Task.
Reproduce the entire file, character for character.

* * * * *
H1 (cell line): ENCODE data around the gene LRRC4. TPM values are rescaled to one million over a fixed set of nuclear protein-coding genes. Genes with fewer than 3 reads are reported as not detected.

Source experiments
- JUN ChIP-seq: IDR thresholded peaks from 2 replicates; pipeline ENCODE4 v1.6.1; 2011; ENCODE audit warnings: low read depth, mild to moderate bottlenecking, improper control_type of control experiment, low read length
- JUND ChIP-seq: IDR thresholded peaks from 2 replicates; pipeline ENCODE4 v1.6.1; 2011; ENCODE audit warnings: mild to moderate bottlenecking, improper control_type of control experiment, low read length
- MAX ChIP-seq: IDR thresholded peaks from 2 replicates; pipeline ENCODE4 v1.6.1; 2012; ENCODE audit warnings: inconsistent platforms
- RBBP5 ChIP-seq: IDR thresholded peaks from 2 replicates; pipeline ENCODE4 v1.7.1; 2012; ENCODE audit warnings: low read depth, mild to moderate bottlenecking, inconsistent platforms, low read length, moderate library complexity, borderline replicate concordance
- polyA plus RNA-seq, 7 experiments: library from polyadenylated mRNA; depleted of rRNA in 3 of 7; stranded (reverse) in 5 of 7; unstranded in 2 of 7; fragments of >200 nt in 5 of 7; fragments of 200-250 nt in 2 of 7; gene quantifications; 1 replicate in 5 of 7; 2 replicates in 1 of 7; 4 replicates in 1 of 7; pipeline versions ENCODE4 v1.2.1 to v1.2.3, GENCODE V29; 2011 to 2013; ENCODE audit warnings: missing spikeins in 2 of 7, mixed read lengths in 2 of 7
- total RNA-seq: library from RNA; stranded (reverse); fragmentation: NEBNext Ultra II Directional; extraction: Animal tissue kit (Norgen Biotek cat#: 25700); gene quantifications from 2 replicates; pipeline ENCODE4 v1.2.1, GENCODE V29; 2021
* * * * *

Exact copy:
H1 (cell line): ENCODE data around the gene LRRC4. TPM values are rescaled to one million over a fixed set of nuclear protein-coding genes. Genes with fewer than 3 reads are reported as not detected.

Source experiments
- JUN ChIP-seq: IDR thresholded peaks from 2 replicates; pipeline ENCODE4 v1.6.1; 2011; ENCODE audit warnings: low read depth, mild to moderate bottlenecking, improper control_type of control experiment, low read length
- JUND ChIP-seq: IDR thresholded peaks from 2 replicates; pipeline ENCODE4 v1.6.1; 2011; ENCODE audit warnings: mild to moderate bottlenecking, improper control_type of control experiment, low read length
- MAX ChIP-seq: IDR thresholded peaks from 2 replicates; pipeline ENCODE4 v1.6.1; 2012; ENCODE audit warnings: inconsistent platforms
- RBBP5 ChIP-seq: IDR thresholded peaks from 2 replicates; pipeline ENCODE4 v1.7.1; 2012; ENCODE audit warnings: low read depth, mild to moderate bottlenecking, inconsistent platforms, low read length, moderate library complexity, borderline replicate concordance
- polyA plus RNA-seq, 7 experiments: library from polyadenylated mRNA; depleted of rRNA in 3 of 7; stranded (reverse) in 5 of 7; unstranded in 2 of 7; fragments of >200 nt in 5 of 7; fragments of 200-250 nt in 2 of 7; gene quantifications; 1 replicate in 5 of 7; 2 replicates in 1 of 7; 4 replicates in 1 of 7; pipeline versions ENCODE4 v1.2.1 to v1.2.3, GENCODE V29; 2011 to 2013; ENCODE audit warnings: missing spikeins in 2 of 7, mixed read lengths in 2 of 7
- total RNA-seq: library from RNA; stranded (reverse); fragmentation: NEBNext Ultra II Directional; extraction: Animal tissue kit (Norgen Biotek cat#: 25700); gene quantifications from 2 replicates; pipeline ENCODE4 v1.2.1, GENCODE V29; 2021